Mendes uses elder women as keys to understanding and learning from a history. For him, they are the containers of cultural stories we tell about ourselves, so to explore their inner life is to explore our own.
Such reverence for the domestic and the classic dame from his theatrical explorations gives the work of Sam Mendes a unique sensibility that is unlike his British commercial filmmaking peers such as Christopher Nolan or Danny Boyle. Mendes uses elder women as keys to understanding and learning from a history. For him, they are the containers of cultural stories we tell about ourselves, so to explore their inner life is to explore our own.
Skyfall demonstrates that having popular franchises address themselves can be done earnestly without a gross amount of navel-gazing or fan service. (See 2017’s Logan as another example.) Audiences don’t mind having their faves critique so long as they feel they are being handled inventively with care. It’s also a merger of Mendes’s theatrical and cinematic explorations, but it also only one film in a long franchise.
There will be others. Did Skyfall change the Bond narrative as totally as it would have us believe? Bond’s (hyper)nationalism remains the unchecked political ideology at the end of the film and the series carries on in continuity but without the rich tonal registers found in Skyfall. The lack of success with Mendes’ 2015 follow up, Spectre, suggests that this mining of meaning, though glorious, was singular.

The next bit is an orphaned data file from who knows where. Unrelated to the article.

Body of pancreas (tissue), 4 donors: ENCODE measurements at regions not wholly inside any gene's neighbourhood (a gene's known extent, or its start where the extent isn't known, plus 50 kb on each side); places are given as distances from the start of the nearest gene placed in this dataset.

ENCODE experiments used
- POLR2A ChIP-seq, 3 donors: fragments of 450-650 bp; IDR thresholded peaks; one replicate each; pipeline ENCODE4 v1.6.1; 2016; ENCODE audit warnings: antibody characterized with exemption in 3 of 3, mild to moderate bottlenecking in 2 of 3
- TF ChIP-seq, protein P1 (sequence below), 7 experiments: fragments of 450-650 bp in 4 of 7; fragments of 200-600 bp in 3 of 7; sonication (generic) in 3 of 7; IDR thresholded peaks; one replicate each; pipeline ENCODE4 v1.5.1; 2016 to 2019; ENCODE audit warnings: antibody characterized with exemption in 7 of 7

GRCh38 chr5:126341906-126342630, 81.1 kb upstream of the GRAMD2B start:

It was a risky move for MGM and Eon Studios to put a theatre director with a penchant for making Americana prestige films at the helm of their 50th anniversary of Bond. But though this risk came with high reward, one has to wonder if chopping down the whole orchard was a good idea. It’s effective and perhaps even necessary but it lays uneasy new ground and Mendes is left, like Lopakhin in Chekov’s The Cherry Orchard, unsure of the good he’s done.